Reflections on the Violence in Our Midst
As has been the case far too often in recent months, acts of violence rooted in hatred and bigotry are in the headlines, reminding us yet again how far our country needs to go to ensure the arch of the universe does, in fact, bend toward justice.
I urge you all to take time to reflect upon the Franciscan values of inclusivity, mercy, compassion and kindness that guide this institution and contemplate on the ways we can draw upon those values in the pursuit of justice that these times require. Please continue to speak out and to engage in meaningful dialogue with those around you. As always, I stand with all of you as we denounce this violence and as we strive to live lives that promote peace, justice and true equality for everyone.
Keep in mind as we are reminded daily of all the avoidable acts of violence in the world today — be it the recent killing of Daunte Wright in Minnesota, the killing of 13-year-old Adam Toledo in Chicago, the shootings last night in Indianapolis, the various shootings that have taken place across the country including the shooting of a police officer, the recent surge in gun violence in many of the cities across the country, the discriminatory fueled attacks on Asian and Asian Americans in NYC and across the country and more — we are called to attend to one another in ways that demonstrate our commitment to being inclined to promote peace and justice at every turn.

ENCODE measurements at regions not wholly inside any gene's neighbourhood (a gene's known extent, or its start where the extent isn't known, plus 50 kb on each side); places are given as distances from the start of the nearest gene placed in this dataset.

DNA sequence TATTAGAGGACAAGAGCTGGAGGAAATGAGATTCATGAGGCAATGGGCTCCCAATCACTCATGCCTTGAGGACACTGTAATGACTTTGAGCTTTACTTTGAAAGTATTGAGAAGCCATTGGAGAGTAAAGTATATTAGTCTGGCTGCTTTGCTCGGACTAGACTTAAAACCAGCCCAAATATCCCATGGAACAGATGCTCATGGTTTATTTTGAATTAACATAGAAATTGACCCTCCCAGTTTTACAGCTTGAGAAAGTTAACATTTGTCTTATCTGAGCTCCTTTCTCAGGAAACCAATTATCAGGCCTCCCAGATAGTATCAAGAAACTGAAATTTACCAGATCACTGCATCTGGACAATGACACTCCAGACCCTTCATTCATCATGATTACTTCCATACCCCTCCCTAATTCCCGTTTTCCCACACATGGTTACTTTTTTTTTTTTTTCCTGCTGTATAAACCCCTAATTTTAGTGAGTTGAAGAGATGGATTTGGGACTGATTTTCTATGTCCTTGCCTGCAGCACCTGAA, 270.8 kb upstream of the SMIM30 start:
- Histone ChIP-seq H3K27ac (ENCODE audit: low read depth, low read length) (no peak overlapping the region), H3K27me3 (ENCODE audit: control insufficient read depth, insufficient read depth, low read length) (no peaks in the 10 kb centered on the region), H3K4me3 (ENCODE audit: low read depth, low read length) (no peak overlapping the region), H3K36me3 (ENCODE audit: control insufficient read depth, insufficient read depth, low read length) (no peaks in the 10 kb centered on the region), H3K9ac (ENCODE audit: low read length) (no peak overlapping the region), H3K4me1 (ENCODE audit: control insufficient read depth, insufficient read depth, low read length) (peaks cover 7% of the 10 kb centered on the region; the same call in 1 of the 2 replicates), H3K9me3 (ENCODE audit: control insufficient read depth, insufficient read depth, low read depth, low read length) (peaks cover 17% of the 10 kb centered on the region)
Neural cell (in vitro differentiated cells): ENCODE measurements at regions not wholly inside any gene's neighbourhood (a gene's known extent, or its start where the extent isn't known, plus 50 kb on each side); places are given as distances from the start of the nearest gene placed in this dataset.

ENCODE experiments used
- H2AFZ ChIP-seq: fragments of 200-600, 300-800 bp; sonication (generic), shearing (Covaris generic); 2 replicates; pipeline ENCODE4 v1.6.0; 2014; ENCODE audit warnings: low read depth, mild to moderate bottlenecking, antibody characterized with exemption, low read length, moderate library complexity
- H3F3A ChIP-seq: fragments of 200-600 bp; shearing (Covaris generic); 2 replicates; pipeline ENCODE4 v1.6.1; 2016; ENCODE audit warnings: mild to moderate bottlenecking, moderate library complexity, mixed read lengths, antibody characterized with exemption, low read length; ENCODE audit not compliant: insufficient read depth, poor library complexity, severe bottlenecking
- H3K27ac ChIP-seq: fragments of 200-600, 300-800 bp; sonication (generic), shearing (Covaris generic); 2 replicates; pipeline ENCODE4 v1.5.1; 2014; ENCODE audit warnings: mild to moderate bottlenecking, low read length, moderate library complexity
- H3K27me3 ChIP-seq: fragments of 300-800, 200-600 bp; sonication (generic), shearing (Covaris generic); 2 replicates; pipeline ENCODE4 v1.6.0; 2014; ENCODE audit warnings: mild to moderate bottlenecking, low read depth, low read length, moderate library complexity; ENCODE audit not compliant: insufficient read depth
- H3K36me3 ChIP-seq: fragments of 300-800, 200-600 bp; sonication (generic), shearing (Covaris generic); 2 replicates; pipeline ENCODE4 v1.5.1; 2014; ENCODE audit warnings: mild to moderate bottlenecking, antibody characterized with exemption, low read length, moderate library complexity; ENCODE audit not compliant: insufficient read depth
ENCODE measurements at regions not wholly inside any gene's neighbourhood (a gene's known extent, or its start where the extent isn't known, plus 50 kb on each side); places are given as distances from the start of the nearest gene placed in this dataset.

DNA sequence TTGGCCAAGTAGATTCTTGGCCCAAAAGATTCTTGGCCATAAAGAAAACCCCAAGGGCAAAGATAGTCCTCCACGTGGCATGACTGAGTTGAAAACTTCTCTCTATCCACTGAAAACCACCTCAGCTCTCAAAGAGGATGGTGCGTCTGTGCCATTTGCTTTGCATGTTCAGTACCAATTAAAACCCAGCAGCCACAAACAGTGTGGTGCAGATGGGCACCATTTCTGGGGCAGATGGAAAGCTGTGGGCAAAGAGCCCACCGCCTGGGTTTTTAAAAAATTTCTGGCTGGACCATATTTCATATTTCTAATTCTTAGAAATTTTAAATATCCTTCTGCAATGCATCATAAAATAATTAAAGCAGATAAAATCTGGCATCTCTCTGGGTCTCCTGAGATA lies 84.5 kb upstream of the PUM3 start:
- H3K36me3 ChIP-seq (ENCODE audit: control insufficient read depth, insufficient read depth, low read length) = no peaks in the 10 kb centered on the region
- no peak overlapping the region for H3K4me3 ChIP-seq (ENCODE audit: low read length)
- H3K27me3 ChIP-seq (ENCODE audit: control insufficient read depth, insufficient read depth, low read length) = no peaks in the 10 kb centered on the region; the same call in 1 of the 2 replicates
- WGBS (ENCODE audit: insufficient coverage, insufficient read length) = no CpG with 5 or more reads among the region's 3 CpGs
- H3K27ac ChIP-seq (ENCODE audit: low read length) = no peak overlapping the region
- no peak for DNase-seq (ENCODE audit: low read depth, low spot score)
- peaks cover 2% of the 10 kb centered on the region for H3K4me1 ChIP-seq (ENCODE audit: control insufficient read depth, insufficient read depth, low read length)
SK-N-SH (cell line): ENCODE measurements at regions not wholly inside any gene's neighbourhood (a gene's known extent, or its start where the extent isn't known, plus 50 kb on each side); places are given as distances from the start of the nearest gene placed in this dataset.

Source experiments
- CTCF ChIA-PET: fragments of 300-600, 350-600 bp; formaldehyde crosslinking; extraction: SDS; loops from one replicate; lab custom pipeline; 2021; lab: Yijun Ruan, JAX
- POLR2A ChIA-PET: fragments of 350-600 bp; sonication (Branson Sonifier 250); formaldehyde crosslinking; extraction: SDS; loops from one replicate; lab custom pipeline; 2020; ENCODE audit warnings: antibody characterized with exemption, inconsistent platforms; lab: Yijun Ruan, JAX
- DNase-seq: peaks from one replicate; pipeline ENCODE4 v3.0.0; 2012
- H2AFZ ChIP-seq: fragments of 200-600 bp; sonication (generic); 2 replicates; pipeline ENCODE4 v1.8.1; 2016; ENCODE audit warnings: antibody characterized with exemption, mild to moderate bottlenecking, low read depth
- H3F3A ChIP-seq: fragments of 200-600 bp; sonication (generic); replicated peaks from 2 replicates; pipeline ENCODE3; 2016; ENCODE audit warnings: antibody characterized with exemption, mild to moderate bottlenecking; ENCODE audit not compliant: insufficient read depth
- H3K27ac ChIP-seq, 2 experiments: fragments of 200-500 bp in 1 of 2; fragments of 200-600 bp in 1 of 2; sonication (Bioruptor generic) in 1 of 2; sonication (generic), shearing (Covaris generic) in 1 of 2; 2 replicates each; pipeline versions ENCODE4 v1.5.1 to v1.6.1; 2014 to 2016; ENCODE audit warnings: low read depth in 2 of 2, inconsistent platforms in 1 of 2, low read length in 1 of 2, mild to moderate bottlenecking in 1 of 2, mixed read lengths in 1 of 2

I beg that you realize that all of us experience these episodes of violence differently, but it does impact many of us in our community in ways that require our compassion and attention.
These traumatic acts provoke real pain and real anger. It is crucial that we all continue to stand in solidarity with our sisters and brothers in private and public spaces.
As I close, I share a brief prayer I read this morning. I have modified it modestly.
I know there is
profound poverty (and violence)
in our world
but sometimes I don't see it—
I don't want to see it.
I beg your forgiveness
for my apathy,
for I truly do love others
and care for their well-being.
Help me to get out
of my own rigid routine
and not only see,
the sting of poverty (and violence)
in my family,
and strangers alike.
In Peace and Friendship,